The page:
Hesitantly, Vev stepped forward. She’d never kissed a male before. Wasn’t even sure how it worked. She’d read about it, of course. Watched it. But as with everything, her knowledge only took her so far. Life experience, she was learning, was invaluable.
Zach’s heart rate sped up again, and the musky scent she’d noticed intermittently throughout the day escalated. Every beat of his heart fanned the potent scent, filling the room. In response, all of Vev’s senses intensified, as though she were hunting game.
“Vev,” he said, stepping toward her again, “please stay.” His hand stroked her cheek, brushing back a strand of hair. He took another step, this time slipping his arm around her waist.
The pounding in Vev’s heart exploded into such a fast rhythm she could hardly breathe. She gulped, licked her lips. Zach moved just his head toward her this time, pressing his lips to hers. A kiss. Her mouth parted unconsciously as his mouth moved back and forth.
She closed her eyes and inhaled. He smelled so good. So delicious—Vev pulled back so fast that Zach fell forward.
She twisted her body, jerking away. The door. The sun must have set. Regardless, she needed to leave.
“What happened?” Zach’s voice cracked.
“I must go.”
“Vev?” His warm hand made contact with her shoulder and she lurched forward, as far away as the room allowed.
She wheeled, facing him. “I’m not human, Zach. Can’t you see that?”
His lips turned up slightly, revealing curved lines that framed his mouth. “You feel plenty human to me.”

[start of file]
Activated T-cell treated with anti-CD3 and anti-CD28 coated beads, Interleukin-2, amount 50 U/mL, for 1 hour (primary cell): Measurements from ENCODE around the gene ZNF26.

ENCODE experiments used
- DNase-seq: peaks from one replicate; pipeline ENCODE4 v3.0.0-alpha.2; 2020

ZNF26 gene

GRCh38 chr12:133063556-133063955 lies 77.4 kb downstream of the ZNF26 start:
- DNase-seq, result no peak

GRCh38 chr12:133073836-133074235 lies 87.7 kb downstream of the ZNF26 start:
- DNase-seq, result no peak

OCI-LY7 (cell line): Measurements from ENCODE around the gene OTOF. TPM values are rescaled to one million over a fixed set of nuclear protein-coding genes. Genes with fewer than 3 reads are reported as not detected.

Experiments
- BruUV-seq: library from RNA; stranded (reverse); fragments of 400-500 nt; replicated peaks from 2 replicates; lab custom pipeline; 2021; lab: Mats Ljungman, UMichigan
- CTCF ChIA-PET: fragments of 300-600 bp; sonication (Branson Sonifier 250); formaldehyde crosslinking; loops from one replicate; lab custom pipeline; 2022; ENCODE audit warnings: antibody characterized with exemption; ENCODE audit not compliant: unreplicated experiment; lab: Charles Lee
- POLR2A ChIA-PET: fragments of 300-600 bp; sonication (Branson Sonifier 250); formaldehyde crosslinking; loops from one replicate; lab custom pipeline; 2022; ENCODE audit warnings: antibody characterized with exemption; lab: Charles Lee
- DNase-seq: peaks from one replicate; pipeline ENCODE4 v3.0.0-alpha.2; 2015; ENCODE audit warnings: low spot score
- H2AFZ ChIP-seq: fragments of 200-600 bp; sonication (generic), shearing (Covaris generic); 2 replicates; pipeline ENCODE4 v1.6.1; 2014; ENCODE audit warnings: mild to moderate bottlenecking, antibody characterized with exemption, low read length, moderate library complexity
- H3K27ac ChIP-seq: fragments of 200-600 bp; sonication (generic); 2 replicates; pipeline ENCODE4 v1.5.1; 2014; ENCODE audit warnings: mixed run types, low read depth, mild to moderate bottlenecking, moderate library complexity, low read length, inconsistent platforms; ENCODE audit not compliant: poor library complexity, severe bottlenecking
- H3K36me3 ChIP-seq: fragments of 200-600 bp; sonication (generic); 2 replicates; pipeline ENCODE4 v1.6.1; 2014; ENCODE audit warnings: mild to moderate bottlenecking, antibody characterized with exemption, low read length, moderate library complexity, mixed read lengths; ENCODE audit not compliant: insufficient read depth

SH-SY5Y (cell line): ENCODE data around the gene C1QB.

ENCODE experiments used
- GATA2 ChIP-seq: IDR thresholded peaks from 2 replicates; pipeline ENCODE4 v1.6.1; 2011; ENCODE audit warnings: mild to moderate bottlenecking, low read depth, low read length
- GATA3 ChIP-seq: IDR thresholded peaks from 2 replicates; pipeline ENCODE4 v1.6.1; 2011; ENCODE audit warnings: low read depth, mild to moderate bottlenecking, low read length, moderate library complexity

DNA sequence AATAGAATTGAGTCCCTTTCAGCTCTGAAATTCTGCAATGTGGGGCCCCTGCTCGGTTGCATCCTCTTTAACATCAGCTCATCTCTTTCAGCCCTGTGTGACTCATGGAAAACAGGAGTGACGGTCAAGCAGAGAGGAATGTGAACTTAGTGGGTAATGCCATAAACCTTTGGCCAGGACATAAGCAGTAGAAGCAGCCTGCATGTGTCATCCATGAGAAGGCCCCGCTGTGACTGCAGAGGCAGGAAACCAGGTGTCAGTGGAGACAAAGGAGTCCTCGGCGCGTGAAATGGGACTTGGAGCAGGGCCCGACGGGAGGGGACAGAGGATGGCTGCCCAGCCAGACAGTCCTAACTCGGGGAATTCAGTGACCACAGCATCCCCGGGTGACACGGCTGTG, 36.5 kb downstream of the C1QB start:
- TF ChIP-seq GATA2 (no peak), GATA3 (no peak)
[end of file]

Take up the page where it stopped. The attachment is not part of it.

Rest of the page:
“I’m not!” Vev insisted. She reached for the only thing in her vicinity. A broom. She snatched it from the corner and held it up. She didn’t know how much strength humans had. According to Marguerite, not much. “Can you break this?”
“Why would I want to break my broom?”
Vev huffed out a breath. “Can you?”
“I guess. If I leveraged it against something, I could.”
Vev brought the broom down over her knee, splitting it in two, then squeezed her hands around each part, pulverizing the wood until each piece was nearly sawdust. She released the slivers and shards, crumbling the pieces.
Zach’s eyes grew wide. His heart raced disturbingly fast. She hated scaring him, but she had to make him see the danger. Marguerite had said that her research revealed that the earliest humans hadn’t been afraid of creatus, but that they had become jealous of their beauty and strength, and started hunting them. Vev had never understood that. Now she did. Humans hadn’t hunted the original creatus because they were jealous; they’d been frightened. Because humans smelled good. Because even though she liked the feel of Zach’s kiss, a part of her imagined biting his neck and feasting.